Norfolk
& Suffolk provides a long-distance link between Peterborough
Peterborough
and Lowestoft
Lowestoft
via Norwich
Norwich
and King's Lynn. Other local bus services link the suburban areas of Martham, Hemsby, Gorleston, Bradwell and Belton/ These are mostly operated by First Norfolk
Norfolk
& Suffolk and services to towns further afield such as Beccles, Southwold, Acle
Acle
and Diss
Diss
are mostly operated by Konectbus.

Haven Bridge; one of the two main links to the town pictured in its upright position allowing boats to pass beneath.

Port and River[edit] See also: Great Yarmouth
Great Yarmouth
Outer Harbour The River Yare
River Yare
cuts off Great Yarmouth
Great Yarmouth
from other areas of the borough such as Gorleston
Gorleston
and Southtown and so the town's two bridges have become major transport links. Originally Haven Bridge had been the only link over the river but in the late 1980s Breydon Bridge
Breydon Bridge
was built to take the A12 over Breydon Water
Breydon Water
replacing the old railway bridge; the Breydon Viaduct.[23] Both are lifting bridges, which can be raised to allow river traffic to pass through. This can result in traffic tailbacks, and the phrase "the bridge was up" has become synonymous in the town with being late for appointments. A ferry operated between the southerly tip of Great Yarmouth
Great Yarmouth
and Gorleston, and provided a way of getting between the factories on South Denes and the mostly residential areas of Gorleston
Gorleston
without taking a long detour over the bridge. However, due to increased running costs and the decline of industrial activity in the town, it was closed in the early 1990s.[24] Since 2006, the restored pleasure steamer the Southern Belle has provided regular river excursions from the town's Haven Bridge. Built in 1925 for the Earl of Mount Edgcumbe, she is today owned by the Great Yarmouth
Great Yarmouth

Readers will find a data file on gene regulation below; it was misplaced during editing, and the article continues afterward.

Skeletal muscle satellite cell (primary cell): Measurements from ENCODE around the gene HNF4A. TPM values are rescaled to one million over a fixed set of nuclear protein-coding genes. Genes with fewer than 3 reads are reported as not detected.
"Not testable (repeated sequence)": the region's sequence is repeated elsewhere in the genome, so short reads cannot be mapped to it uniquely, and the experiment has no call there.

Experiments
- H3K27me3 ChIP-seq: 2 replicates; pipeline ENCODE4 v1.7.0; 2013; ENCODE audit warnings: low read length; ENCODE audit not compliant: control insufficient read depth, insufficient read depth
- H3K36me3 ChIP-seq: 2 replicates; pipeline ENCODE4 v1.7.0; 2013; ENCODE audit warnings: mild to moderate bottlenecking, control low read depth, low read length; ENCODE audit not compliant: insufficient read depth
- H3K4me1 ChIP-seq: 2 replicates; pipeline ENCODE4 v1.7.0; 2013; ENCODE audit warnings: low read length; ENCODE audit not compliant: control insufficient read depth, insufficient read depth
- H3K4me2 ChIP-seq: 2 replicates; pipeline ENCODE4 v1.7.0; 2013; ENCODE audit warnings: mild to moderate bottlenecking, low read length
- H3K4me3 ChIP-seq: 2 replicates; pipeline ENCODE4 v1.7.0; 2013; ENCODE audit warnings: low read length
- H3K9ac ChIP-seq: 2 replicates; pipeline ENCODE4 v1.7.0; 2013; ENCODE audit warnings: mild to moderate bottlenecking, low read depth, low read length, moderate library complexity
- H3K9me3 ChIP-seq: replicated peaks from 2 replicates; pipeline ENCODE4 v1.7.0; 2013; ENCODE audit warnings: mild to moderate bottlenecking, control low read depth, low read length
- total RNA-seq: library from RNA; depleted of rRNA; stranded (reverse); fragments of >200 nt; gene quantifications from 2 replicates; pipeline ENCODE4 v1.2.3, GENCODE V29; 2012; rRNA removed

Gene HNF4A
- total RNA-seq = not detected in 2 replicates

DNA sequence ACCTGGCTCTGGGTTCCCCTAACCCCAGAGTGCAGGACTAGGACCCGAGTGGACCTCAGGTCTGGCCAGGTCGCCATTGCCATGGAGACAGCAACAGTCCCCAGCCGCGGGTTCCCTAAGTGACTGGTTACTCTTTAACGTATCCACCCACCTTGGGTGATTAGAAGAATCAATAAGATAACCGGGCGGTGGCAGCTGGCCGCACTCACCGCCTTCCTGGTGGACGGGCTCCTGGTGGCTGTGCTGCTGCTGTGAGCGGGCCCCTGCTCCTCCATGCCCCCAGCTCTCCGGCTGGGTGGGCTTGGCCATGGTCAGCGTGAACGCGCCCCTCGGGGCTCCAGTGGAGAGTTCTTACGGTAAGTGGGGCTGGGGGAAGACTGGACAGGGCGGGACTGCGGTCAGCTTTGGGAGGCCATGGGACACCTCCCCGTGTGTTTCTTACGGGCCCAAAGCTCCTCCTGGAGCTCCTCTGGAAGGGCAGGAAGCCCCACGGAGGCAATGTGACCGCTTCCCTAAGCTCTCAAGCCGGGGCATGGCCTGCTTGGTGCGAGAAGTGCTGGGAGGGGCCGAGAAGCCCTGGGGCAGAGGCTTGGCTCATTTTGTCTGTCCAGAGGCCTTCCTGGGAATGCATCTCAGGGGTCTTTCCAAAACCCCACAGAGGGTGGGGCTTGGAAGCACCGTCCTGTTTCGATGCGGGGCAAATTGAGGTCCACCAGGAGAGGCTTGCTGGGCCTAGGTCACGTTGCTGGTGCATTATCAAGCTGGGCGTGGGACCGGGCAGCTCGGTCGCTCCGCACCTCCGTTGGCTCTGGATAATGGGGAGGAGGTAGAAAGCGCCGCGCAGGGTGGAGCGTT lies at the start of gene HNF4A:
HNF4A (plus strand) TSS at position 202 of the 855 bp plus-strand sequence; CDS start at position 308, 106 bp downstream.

and Gorleston
Gorleston
Steam Packet Company Limited.[25] Construction work on the Great Yarmouth
Great Yarmouth
Outer Harbour, a deep-water harbour on the North Sea, began in June 2007 and was completed by 2009. Originally there were plans for a ro-ro ferry link with IJmuiden which has failed to materialise. A new initiative by Seamax Ferries to connect Great Yarmouth
Great Yarmouth
and IJmuiden by ferry is to start halfway 2018 [26]. Similarly, despite the installation of two large cranes in 2009, and since removed, plans for a container terminal have also been scrapped.[27] Lifeboat station[edit] Main article: Great Yarmouth
Great Yarmouth
and Gorleston
Gorleston
lifeboat station There has been a lifeboat in Great Yarmouth
Great Yarmouth
since at least 1802. The early boats were privately operated until 1857 when the RNLI
RNLI
took over.[28] The lifeboat station is located on Riverside Road (52°34′32″N 1°43′55″E / 52.5754192°N 1.7320392°E / 52.5754192; 1.7320392) from where are operated the Trent class lifeboat Samarbeta and the B class (inshore) lifeboat Seahorse IV.[29]

The view from the top of the Atlantis Tower showing the Golden Mile and, in the distance, the Outer Harbour

Roadstead[edit] The anchorage off Yarmouth, known as Yarmouth Roads, was considered one of East Coast's best anchorages in the early 1800s, and was the location where fleets gathered and set sail from during the Napoleonic wars.[30] Nowadays the roadstead is more like to be referred to as an anchorage.[31] Road[edit] The A12 terminates in the town as do the A143 and the A47 roads. The relief road was built along the path of the old railway to carry the A12 onwards to Lowestoft
Lowestoft
and London. Congestion is a major problem in the town and roundabouts, junctions and bridges can become gridlocked at rush hour. In 2017, the A12 between the town and Lowestoft
Lowestoft
was renumbered as the A47 by Highways England, this was part of a wider road improvement scheme for the town, therefore this led to the A12 then terminating in Lowestoft
Lowestoft
instead of at Vauxhall Roundabout
Roundabout
and the A47 to continue through the town as well instead of ending. This now leaves the A143 and A149 as the only roads to terminate within Great Yarmouth. Proposed third river crossing[edit] Plans have been put forward for the construction of a third river crossing in Great Yarmouth
Great Yarmouth
which would link northern Gorleston
Gorleston